The Nugget Casino Resort in Reno has been taking great care of me in the past 3 days, so it’s indeed a bit (subconsciously) sad, that I need to leave to continue travel to Burning Man. This base of operation, temporary studio, and war room is one of the comfiest places I stayed in my life. The sadness is subdued by anxiety and an essence of stress. I need to pack all procured goods into two containers, that will be allowed onto the Burner Express bus that’s scheduled to leave in 2 hours sharp.
Ziplock Spacebags are a work of magic.
I’m packing more clothes and less air, so the mass of costumes is effectively cut in half. The one thing that’s not willing to fit is the sleeping bag. I bought a thicker one because I had no idea about the conditions during the night. I was still suffering from a nasty cold slowly turning into an acute sinusitis (my unfortunate problem), so I chose to be rather safe than sorry. For next year, though, I’ll opt for a thin bag, and thick pyjamas instead. Ultimately, I made it work: large parts of the sleeping bag did stick out of the backpack, but it resembled something that would pass as one piece of luggage. And pass it did.
The hotel did have a lot of Burners checking out that day. Obviously, if the checkout is until 11 am, everybody is going to check between 10 and 11. I realised this the hard way, after desperately waiting and letting full elevators pass for about 20 minutes. In a brief moment of being logical, I hopped onto an elevator going up instead, which turned out to be a cool idea. What comes up, must go down… I almost missed the shuttle, but as Burners tried to fit in their luggage and bikes into the trunk, this gave me the few minutes to get on board. 10 minutes later, we’re parking at Reno Tahoe Airport – seeing nothing but weirdly dressed people. I’m in the right place!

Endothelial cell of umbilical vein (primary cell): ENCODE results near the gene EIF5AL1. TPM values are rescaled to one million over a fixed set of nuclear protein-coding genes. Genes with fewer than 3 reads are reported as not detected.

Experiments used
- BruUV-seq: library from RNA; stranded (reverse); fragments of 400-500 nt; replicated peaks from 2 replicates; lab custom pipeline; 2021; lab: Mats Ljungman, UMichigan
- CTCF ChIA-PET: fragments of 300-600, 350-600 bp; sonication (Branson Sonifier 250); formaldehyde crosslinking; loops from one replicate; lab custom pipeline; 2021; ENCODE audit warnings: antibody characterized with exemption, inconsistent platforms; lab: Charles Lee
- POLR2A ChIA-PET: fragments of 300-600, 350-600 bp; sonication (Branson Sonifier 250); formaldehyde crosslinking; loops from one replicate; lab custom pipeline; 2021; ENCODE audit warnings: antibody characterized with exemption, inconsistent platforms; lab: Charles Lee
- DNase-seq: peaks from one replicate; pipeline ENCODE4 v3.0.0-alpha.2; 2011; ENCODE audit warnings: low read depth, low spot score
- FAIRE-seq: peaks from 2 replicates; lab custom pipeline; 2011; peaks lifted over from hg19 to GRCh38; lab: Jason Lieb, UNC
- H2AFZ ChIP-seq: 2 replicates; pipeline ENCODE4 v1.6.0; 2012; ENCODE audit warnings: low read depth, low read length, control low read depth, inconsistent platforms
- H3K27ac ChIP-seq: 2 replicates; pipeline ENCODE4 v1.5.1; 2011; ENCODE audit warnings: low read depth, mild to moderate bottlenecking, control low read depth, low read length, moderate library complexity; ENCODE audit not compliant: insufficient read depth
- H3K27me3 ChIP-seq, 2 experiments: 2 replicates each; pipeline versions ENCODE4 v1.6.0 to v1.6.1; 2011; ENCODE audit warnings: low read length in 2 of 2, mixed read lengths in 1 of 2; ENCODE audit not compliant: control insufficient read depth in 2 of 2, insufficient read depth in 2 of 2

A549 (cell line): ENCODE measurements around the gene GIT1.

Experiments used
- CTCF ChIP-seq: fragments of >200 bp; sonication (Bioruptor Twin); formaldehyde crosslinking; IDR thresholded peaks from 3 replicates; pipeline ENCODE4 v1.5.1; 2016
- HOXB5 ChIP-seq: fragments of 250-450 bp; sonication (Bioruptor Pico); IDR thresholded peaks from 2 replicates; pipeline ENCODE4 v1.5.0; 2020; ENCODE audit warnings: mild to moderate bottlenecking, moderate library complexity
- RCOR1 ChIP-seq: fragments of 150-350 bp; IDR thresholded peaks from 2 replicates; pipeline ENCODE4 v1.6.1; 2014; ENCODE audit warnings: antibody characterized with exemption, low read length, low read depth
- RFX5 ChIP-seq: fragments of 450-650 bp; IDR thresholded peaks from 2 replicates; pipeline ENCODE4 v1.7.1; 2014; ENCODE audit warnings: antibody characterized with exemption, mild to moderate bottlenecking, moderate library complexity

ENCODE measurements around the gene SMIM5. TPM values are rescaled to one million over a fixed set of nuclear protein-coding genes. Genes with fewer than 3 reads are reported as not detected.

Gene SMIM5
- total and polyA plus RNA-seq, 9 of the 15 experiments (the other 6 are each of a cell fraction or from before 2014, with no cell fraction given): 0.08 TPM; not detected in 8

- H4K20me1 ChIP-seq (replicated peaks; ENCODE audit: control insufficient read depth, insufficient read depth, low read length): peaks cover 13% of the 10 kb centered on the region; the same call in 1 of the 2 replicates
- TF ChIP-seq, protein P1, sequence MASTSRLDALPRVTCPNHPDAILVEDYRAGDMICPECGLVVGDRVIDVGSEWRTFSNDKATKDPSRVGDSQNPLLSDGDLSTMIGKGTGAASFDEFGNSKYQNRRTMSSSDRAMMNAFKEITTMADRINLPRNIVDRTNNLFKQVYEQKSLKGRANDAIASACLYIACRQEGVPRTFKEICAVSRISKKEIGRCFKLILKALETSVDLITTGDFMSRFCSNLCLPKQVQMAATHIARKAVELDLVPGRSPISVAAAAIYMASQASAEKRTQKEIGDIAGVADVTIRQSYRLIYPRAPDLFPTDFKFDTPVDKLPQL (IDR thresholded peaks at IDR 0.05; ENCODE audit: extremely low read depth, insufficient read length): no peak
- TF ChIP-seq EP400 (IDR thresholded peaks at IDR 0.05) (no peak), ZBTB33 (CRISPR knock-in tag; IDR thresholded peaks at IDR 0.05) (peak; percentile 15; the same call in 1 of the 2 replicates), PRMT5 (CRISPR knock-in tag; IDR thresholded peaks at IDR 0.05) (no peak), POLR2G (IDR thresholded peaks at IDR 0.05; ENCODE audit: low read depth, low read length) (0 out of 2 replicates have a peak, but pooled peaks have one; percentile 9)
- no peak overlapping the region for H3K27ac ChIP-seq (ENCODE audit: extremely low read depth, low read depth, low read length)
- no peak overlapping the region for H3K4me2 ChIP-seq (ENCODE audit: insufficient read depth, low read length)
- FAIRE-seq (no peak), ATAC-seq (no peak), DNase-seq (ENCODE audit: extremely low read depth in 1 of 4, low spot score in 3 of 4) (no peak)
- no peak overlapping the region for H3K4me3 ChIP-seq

Travel to Burning Man
The Burner Express is one of the best ways to travel to Burning Man. It gets both your sorry ass and stuff into the desert. 15.000 people did use BxB this year, which means about 8.000 less cars in Black Rock City. We do that for mother nature, don’t we? Of course, being able to have a 1 hour stop to buy crap that was sold out at Walmart yesterday, skipping the line at the Gate, and eventually being let into the city when everybody else is put on hold due to whiteouts (dust storms when you don’t see shit that’s 5 meters away) is a very nice bonus.
The organisation of BxB is fantastic.
You immediately get the snarky taste of experienced Burners trying to hold our Birgin (Burner Virgin, a person who is heading to their first Burn) hands. It’s also the point, when you get your Will Call tickets. My god, it’s the most beautiful ticket I ever held in my hands. I get the same goosebumps while recalling the emotions from when I got my burner starter pack. Minutes later, we’re on our way.
After the 1 hour shopping stop, I did have the bare minimum of burner survival material. All of it, but one item – a collapsible water container. See, BxB lets you buy water in 5 gallons quantity and pick it up in the desert. Turning on the much needed MacGyver skills, I bought a solar shower, which is exactly 5 gallons. This worked, except the water tasted like shit (but it was water). I solved this problem later on in the week when we had some empty containers in the camp. Btw., BxB also lets you bring your bike in and out, which was funny – cause I did buy that extra, but I didn’t get a bike. Since Walmart was out of bikes, I needed to rent one last minute for a huge pile of money.